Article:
Reaching a significant milestone is an important event -- one that rarely goes unnoticed by the person or people who have achieved it. And in most cases, even the most ardent party-poopers are flattered and touched when those around them want to help celebrate their special day. Read on for a few suggestions about how to throw a great milestone party, for yourself or someone close to you.
Whether you’re celebrating a 30th birthday or a golden wedding anniversary, there are a few considerationsto keep in mind.
To surprise or not to surprise?
Surprises are great, and are often OK even with those who insist they
"don’t want any fuss." However, if you know your guest of honor would
absolutely not welcome a surprise party, then respect his or her wishes.
you do decide to go the surprise route, enlist some partners in crime to help
you pull it off. Consider hosting the event somewhere other than your home, and
have someone else coordinate RSVPs (or e-mail your invitations and set up a
secret Hotmail account to handle replies). Make sure all your guests know it's
a surprise, and have a decoy activity planned for the guest of honor that day.
Who to invite?
Get help with the guest list from friends and family. Contact old school chums,
former neighbors, ex-coworkers – anyone you think your guest of honor would
enjoy seeing. Chances are, you won't be at a loss for names!
Food and drinks: Work within your means
For food, keep things simple, particularly if you don't want to limit your
guest list to pull off an elaborate menu. Buffet style is easiest, and if it's
casual it can even be potluck or a selection of pizza and finger foods. Another
option: Make (or buy) a selection of interesting appetizers ahead of time. You
can set them up in stations, which encourages mingling, and each station can be
decorated with photos or memorabilia. Or have the party.
If the party is being hosted at a restaurant, work out a set menu in advance. What
you generally should not do: Invite people to attend the party and expect them
to pay for their own meal and/or drinks. If your party is small and you are
confident that all attendees would be comfortable with such an arrangement,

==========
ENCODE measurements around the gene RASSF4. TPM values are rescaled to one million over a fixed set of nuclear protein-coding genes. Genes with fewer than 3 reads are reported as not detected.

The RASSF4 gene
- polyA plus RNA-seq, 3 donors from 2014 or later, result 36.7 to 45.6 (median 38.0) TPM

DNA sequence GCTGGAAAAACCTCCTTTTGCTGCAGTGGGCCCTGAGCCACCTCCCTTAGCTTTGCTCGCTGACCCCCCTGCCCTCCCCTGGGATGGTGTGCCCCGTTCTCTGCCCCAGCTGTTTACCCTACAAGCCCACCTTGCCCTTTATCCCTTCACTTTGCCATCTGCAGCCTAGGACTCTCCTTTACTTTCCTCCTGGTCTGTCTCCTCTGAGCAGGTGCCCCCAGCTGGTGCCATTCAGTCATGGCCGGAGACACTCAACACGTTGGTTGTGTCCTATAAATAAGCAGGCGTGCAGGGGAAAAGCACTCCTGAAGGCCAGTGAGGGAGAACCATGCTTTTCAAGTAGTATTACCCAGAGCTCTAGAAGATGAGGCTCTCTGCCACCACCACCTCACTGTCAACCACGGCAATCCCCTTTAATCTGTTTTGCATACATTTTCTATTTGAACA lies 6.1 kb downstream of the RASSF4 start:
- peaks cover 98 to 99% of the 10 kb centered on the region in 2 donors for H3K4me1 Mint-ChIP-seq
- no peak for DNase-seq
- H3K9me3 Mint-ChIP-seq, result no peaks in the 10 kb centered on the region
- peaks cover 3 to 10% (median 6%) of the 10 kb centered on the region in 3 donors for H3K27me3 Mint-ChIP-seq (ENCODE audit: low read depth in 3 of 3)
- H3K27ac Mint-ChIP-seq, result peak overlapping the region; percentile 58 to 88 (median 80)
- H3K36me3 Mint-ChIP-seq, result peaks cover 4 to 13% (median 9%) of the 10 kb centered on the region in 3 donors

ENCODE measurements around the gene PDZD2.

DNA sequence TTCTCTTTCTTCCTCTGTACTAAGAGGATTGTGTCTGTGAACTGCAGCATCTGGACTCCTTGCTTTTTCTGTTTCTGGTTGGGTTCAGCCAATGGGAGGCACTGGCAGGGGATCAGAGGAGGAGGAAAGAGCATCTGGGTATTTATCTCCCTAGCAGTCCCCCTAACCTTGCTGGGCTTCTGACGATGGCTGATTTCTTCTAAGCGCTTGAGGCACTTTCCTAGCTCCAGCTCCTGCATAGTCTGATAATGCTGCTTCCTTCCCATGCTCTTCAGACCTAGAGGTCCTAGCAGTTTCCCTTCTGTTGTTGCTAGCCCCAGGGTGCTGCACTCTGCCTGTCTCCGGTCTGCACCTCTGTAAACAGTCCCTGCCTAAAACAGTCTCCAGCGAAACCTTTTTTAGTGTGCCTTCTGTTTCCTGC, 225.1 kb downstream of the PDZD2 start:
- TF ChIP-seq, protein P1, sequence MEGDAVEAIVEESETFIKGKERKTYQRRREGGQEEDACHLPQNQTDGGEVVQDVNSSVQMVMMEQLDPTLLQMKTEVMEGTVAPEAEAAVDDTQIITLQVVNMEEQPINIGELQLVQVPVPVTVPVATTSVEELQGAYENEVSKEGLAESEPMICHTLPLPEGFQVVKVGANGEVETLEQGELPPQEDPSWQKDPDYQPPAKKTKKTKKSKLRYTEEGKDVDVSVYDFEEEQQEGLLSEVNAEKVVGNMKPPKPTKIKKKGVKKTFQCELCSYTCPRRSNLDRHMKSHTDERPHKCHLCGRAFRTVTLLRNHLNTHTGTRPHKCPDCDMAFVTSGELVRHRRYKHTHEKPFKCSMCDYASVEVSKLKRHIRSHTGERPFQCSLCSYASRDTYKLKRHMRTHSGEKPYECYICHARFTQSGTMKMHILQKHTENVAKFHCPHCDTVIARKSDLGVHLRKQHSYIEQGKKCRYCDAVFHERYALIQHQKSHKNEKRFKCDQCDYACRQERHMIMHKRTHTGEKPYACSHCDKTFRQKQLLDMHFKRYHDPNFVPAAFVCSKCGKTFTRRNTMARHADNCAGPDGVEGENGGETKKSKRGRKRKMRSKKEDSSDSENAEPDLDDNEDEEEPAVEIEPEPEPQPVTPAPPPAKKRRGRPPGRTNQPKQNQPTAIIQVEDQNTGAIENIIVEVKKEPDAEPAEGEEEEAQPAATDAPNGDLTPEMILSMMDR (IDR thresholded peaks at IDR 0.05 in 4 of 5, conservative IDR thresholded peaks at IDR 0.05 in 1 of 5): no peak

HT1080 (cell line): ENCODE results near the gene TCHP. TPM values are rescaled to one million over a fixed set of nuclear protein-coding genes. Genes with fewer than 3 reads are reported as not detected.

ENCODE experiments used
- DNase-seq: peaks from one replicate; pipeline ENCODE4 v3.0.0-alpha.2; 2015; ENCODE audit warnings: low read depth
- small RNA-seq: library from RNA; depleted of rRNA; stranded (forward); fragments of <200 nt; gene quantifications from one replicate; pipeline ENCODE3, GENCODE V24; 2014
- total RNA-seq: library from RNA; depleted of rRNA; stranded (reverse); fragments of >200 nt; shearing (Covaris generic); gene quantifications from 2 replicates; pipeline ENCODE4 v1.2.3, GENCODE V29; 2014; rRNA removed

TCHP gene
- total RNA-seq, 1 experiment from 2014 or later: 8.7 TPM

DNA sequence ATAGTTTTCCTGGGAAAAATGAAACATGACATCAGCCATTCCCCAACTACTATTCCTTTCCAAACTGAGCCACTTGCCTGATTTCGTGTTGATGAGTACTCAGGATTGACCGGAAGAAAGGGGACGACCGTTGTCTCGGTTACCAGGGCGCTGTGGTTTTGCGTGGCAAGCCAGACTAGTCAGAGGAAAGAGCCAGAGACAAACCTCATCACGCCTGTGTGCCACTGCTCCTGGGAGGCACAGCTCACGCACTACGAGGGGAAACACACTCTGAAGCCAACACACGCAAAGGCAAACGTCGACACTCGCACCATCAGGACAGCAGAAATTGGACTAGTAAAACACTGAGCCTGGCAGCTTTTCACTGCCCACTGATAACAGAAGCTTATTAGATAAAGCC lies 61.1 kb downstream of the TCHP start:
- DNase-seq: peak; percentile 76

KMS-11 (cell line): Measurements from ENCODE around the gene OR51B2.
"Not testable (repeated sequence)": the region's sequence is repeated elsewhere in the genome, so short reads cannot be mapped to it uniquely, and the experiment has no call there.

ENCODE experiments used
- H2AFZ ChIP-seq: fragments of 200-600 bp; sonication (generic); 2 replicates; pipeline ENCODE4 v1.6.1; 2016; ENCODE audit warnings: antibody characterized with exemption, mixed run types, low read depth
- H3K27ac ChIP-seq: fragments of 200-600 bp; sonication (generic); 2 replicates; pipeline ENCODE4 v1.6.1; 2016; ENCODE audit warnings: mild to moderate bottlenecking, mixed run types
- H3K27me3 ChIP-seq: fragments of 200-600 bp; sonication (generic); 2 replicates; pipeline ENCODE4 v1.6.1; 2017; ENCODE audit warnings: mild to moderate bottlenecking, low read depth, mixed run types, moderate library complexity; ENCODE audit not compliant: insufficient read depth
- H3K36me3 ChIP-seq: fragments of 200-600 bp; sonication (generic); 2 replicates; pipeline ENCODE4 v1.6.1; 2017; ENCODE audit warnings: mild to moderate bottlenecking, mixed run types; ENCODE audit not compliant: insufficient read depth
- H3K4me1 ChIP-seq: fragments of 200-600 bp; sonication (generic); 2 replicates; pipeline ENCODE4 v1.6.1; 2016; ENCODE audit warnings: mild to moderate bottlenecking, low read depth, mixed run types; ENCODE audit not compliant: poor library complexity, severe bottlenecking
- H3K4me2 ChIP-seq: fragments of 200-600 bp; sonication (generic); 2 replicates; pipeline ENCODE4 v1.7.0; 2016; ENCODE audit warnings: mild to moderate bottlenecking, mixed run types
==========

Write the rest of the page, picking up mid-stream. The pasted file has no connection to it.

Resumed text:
fine. But as a rule of thumb, you should entertain in the style in which you
can afford. If you don't want to limit the guest list but can't afford to
provide a meal, host an afternoon drop-in and provide cake and coffee. The
occasion should be marked by thoughtfulness and celebration, not the money you
Group gift ideas: Creating keepsakes
Be clear about how you want gifts to be handled -- if you don’t want guests to
bring any, indicate that on the invitation. Some people request donations to a
particular charity in lieu of presents. If you do want to give your guest(s) of
honor something to remember the day by, there are a few options.
Memories album: Buy a photo album with
removable pages and send one to each guest prior to the party. Each person can
fill their page in with photos of themselves with the guest(s) of honor, funny
or touching memories of times shared together, wishes for the future, or
whatever they like. Discreetly collect the pages as guests arrive on party day,
and present the album to the guest(s) of honor during the festivities so all
Signed photo: Frame a photo of the birthday
boy or girl, or the anniversary couple -- either from younger days or a more
recent shot -- with a wide mat. Have guests sign the mat (tuck the frame and
glass safely aside) in lieu of a guest book to give the couple a lasting
reminder o f the special day.
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